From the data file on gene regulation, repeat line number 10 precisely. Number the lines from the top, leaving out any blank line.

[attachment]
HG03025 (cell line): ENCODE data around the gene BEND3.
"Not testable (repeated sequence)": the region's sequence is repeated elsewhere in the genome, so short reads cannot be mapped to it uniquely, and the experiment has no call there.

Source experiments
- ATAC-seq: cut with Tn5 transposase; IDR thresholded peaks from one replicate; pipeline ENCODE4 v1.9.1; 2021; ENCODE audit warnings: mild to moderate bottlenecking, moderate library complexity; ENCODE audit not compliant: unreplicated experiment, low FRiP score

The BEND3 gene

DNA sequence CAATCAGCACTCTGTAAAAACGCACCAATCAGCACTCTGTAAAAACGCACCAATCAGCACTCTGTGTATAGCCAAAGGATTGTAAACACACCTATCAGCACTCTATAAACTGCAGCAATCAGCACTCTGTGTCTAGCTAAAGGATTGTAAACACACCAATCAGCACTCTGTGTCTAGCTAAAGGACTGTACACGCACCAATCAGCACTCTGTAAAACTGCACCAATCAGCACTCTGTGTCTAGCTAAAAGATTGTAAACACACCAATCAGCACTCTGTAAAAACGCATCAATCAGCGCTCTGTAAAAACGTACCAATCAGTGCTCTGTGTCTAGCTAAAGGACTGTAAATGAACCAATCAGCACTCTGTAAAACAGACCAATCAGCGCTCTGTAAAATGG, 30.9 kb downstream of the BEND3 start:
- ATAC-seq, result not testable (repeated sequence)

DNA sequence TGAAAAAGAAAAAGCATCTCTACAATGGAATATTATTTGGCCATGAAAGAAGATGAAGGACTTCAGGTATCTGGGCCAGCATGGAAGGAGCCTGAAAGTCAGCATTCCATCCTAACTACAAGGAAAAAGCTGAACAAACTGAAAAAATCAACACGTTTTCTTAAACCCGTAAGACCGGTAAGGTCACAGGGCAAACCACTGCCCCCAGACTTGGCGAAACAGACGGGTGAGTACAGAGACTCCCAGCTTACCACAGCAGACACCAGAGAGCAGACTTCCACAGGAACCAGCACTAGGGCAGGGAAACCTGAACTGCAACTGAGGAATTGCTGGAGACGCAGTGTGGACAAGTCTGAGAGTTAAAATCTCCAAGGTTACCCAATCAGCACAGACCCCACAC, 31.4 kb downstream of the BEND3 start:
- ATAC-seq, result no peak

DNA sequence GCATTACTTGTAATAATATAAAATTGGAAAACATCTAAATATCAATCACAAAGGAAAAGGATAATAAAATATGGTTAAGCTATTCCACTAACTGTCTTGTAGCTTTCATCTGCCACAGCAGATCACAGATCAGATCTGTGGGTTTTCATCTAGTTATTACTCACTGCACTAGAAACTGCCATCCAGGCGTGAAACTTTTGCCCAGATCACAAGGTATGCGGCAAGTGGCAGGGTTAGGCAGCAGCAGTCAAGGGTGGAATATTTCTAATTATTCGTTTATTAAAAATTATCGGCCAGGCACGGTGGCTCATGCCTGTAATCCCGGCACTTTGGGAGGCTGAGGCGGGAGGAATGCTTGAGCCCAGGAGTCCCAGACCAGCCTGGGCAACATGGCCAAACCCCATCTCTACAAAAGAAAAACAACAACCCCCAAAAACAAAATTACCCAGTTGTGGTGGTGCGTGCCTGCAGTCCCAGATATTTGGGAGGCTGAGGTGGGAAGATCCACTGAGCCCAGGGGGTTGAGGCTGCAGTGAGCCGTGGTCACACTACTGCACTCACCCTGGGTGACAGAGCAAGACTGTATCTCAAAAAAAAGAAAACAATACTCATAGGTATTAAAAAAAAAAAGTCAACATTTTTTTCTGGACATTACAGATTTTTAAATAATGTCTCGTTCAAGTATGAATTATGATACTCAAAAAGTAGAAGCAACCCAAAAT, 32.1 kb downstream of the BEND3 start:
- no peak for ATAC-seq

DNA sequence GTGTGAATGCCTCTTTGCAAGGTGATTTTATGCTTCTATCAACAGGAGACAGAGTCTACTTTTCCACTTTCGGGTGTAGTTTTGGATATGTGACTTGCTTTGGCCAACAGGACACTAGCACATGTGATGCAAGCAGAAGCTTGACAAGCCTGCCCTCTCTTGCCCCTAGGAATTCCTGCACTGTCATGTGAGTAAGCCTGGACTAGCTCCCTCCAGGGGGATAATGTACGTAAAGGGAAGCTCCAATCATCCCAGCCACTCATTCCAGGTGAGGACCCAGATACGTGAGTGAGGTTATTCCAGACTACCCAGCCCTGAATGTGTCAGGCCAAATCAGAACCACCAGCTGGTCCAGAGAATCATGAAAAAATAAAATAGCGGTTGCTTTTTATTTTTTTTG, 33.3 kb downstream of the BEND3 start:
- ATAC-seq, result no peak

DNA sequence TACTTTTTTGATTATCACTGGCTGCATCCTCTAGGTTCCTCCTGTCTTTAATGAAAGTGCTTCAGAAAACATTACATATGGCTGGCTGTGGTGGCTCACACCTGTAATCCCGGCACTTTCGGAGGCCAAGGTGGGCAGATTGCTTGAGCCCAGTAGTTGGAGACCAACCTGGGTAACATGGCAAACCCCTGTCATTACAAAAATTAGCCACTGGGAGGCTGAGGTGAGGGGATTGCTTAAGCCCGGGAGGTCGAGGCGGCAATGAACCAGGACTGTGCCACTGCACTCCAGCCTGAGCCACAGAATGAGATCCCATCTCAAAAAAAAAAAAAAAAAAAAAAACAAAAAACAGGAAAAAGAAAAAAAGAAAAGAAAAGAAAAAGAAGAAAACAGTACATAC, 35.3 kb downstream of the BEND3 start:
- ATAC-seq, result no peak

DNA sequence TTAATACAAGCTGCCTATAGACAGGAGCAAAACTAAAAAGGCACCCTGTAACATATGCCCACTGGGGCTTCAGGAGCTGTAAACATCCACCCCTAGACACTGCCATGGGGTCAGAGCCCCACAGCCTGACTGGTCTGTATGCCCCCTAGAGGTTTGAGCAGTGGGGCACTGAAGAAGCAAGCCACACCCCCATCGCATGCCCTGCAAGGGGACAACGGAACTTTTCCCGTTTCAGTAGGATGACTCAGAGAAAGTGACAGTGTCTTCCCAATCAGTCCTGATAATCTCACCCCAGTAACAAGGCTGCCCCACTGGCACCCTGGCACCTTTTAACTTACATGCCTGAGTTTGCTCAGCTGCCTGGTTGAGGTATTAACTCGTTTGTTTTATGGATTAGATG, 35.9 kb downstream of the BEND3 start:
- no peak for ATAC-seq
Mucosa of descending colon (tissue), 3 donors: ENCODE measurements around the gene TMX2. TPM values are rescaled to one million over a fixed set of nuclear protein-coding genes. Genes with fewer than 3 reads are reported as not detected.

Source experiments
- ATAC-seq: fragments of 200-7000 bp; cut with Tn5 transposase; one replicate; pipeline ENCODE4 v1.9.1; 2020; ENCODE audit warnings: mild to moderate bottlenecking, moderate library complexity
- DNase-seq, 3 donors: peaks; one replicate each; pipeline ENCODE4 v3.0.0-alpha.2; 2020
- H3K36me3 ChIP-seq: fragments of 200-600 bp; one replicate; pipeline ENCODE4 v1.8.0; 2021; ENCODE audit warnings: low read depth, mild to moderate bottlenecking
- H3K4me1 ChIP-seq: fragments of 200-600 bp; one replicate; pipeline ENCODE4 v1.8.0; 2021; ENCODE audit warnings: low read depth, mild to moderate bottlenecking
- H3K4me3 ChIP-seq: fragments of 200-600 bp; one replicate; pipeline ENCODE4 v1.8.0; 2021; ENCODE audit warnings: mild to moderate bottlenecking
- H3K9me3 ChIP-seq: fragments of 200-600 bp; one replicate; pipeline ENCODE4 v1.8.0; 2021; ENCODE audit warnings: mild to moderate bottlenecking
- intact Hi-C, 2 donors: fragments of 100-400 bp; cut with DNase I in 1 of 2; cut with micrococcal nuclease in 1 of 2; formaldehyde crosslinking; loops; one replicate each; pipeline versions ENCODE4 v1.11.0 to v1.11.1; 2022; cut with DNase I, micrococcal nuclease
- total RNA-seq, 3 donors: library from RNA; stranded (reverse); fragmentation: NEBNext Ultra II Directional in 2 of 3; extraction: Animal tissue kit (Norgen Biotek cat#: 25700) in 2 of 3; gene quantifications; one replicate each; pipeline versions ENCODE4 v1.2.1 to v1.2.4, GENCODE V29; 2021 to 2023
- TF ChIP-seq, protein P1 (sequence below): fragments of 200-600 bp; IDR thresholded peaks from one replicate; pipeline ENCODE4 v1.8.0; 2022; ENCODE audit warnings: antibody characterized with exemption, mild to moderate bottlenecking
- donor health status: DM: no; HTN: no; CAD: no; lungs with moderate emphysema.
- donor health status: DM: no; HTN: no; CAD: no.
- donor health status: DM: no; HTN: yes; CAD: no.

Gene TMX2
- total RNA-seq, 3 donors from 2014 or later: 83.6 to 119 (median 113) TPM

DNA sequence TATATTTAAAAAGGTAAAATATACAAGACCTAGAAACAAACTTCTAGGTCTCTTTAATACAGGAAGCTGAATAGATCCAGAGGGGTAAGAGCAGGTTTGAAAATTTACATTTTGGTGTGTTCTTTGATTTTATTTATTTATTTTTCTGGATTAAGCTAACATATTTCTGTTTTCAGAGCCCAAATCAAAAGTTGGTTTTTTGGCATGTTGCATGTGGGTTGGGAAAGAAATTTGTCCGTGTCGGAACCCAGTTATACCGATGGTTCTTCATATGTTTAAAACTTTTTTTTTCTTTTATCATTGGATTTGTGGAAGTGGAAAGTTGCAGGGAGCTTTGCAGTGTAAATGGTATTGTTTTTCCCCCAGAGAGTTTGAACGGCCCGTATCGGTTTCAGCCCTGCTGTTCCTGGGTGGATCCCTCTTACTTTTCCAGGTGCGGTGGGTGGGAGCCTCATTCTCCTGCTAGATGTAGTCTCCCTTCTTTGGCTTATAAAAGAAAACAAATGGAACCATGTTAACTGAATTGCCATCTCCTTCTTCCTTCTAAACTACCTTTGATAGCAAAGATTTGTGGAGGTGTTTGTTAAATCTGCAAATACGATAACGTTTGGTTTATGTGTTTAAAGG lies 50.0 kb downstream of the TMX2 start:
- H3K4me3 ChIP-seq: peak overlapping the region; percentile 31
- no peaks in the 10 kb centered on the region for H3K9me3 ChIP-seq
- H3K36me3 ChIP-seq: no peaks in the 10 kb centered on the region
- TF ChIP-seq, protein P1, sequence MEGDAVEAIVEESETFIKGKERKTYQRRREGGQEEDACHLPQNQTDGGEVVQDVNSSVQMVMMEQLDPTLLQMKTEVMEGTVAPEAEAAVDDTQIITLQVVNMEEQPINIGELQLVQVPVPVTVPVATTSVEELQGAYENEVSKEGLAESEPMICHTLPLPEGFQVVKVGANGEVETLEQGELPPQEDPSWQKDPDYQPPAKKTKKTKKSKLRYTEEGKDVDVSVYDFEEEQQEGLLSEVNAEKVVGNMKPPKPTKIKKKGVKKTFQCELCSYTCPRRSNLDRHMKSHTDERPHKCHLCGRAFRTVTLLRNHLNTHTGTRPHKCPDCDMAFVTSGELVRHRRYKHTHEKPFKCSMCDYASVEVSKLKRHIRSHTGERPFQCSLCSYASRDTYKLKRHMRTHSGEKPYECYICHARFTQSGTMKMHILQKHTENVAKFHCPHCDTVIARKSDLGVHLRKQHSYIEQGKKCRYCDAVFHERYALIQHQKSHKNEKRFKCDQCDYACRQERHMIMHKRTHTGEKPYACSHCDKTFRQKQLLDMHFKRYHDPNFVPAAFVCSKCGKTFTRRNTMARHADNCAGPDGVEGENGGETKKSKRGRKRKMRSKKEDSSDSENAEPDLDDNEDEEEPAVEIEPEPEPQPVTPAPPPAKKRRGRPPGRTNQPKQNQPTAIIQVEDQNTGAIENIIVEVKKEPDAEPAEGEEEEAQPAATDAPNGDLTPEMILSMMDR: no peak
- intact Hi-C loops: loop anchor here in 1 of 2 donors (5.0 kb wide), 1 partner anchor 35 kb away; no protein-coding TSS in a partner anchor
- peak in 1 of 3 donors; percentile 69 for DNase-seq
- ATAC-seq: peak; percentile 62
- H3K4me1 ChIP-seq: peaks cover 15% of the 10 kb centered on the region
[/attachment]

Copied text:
DNA sequence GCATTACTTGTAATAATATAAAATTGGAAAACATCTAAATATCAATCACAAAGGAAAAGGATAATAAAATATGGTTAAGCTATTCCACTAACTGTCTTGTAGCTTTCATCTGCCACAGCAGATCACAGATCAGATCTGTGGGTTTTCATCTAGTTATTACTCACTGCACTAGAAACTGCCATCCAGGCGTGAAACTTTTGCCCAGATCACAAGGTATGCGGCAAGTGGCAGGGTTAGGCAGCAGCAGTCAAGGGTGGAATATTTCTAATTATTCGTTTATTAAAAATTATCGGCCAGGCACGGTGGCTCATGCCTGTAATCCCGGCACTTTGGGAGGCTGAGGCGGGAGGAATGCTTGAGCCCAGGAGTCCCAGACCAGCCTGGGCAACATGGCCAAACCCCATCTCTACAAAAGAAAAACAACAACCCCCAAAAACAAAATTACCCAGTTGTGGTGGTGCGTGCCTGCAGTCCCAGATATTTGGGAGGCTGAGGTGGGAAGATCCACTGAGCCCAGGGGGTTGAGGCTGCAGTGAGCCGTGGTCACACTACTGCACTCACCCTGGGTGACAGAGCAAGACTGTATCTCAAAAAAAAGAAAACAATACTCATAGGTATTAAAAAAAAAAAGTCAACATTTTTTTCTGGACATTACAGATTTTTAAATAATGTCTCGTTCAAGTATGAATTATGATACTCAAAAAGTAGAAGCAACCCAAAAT, 32.1 kb downstream of the BEND3 start: